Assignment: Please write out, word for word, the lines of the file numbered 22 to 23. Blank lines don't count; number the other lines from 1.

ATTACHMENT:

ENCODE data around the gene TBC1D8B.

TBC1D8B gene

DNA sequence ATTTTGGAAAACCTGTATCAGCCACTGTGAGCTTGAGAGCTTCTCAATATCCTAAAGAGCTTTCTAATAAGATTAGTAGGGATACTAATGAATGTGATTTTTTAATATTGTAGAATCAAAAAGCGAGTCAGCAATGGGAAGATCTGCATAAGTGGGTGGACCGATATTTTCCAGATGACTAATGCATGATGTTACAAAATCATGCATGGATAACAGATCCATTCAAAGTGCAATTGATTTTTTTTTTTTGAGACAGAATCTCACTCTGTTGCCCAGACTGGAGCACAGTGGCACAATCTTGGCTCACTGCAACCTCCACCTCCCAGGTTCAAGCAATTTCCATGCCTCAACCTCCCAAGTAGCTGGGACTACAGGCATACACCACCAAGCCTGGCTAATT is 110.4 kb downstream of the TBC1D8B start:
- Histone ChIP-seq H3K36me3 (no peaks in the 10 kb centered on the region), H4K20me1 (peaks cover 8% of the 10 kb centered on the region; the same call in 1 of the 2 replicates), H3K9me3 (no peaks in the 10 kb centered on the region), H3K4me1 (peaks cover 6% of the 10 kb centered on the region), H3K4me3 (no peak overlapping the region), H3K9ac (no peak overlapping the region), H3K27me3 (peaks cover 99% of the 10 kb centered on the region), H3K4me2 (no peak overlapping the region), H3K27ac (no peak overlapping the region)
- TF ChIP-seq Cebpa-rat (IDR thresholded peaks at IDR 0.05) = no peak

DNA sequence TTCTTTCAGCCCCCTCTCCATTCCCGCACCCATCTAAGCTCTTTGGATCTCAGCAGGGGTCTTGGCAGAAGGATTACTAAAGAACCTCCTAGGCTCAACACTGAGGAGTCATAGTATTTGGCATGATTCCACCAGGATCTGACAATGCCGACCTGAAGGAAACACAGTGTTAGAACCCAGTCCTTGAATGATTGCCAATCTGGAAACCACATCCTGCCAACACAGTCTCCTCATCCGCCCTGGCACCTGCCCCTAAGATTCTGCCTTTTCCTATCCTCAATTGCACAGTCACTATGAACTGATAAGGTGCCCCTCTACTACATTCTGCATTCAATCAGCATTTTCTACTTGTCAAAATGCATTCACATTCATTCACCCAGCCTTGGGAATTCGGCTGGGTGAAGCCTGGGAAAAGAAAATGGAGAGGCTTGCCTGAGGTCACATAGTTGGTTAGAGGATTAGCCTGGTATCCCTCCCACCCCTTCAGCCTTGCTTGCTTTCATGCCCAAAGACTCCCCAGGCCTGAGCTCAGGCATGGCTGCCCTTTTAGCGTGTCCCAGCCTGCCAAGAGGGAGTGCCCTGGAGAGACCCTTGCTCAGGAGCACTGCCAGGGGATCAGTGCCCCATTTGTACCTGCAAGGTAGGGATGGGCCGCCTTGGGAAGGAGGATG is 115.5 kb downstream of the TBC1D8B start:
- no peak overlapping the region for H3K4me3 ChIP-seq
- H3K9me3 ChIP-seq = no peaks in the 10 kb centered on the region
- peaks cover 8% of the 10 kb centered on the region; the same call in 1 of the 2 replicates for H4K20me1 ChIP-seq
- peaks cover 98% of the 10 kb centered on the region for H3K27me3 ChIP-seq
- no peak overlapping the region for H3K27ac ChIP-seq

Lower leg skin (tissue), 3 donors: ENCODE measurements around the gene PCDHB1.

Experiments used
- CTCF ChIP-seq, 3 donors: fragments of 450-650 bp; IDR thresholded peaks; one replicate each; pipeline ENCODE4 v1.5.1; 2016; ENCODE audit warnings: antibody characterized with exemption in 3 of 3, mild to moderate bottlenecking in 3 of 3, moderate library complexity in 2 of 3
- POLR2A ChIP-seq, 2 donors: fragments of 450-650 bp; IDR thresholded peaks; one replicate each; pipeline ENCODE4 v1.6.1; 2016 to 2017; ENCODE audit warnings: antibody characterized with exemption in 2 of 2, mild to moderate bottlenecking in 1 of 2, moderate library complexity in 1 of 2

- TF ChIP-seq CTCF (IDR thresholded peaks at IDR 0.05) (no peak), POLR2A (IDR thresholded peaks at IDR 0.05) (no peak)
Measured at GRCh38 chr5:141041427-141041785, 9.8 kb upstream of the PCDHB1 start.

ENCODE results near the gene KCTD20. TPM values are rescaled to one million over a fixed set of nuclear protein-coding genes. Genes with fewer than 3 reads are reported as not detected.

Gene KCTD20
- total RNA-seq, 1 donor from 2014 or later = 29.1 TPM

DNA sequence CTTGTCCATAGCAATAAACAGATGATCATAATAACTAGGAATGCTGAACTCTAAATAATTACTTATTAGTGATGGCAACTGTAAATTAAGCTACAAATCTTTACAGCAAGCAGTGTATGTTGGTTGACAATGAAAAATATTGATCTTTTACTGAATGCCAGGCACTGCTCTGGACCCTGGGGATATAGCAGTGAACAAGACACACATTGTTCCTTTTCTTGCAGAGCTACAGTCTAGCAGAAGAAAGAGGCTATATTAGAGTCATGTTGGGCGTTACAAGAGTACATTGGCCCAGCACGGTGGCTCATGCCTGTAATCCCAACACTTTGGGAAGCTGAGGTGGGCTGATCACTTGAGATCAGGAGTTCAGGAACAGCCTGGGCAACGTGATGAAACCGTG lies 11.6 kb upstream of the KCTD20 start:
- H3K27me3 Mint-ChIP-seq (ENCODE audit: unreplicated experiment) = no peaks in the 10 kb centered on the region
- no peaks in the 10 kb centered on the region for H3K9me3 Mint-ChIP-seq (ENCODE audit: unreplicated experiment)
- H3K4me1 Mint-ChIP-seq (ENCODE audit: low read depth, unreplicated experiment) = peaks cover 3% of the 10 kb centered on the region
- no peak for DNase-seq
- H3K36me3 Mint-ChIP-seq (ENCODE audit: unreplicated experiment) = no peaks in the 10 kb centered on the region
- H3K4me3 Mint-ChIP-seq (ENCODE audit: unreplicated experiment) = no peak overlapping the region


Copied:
- H3K27me3 Mint-ChIP-seq (ENCODE audit: unreplicated experiment) = no peaks in the 10 kb centered on the region
- no peaks in the 10 kb centered on the region for H3K9me3 Mint-ChIP-seq (ENCODE audit: unreplicated experiment)